Since consciousness is one, if you have done it in yourself you have done it in all. ~Joseph Dispenza
I have just finished reading Joseph Dispenza’s book, God on Your Own: Finding a Spiritual Path Outside Religion. I thought I’d share my immediate impressions.
In an effort to be present to my feelings immediately after turning the last page, here is what I notice. I am feeling grateful, relieved, encouraged in my journey, grounded in what I am coming to know as truth and in the process (means, practice) of knowing in general. I am more sure of where I am in my spiritual journey than I ever was in organized religion. And I am thankful.
With that said, there remains one rub for me. While I value his experience in finding his spiritual path after years in the Catholic monastic life, I couldn’t help but be slightly unsettled with with his “othering” of the path of religion. Almost immediately I noticed a tone of “that’s the wrong path” and for those of you who want a better path, keep reading. I don’t think that was his intention and he certainly doesn’t assume that his path is “best”, but the idea that religion is wrong was an overtone that I felt at various points throughout my reading.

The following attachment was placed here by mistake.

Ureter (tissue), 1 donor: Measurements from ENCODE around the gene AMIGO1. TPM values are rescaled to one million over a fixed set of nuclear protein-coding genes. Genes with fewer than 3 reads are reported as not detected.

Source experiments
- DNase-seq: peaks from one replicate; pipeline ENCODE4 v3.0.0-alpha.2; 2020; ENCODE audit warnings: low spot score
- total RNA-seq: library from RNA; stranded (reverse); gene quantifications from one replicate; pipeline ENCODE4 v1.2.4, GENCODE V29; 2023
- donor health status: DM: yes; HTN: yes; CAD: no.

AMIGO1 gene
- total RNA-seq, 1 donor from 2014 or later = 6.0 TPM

As much as organized religion is not the path for me and for many (and a growing number of others), I am not prepared to “wrong” those paths. Again, I bring with me some things I hold as truth from Christianity. As a whole, however, the religion (and religion in general) results in more questions than answers. But, for those who find their soul’s satisfaction in the answers it proffers — who am I to judge?
Here’s a prayer from the book that will stay with me for a long time. It has left quite an impression and will inform, from this point on, what I do with prayer.
Thank you, Source of our lives, for already having given us all we need for this fascinating journey in the flesh–and thank you also for continuing to be here when we have not fully grasped our fundamental connection to you. May we always remember that unbreakable bond–but if we forget, remind us, lest we begin to believe the unthinkable: that we are somehow separated from you [and all].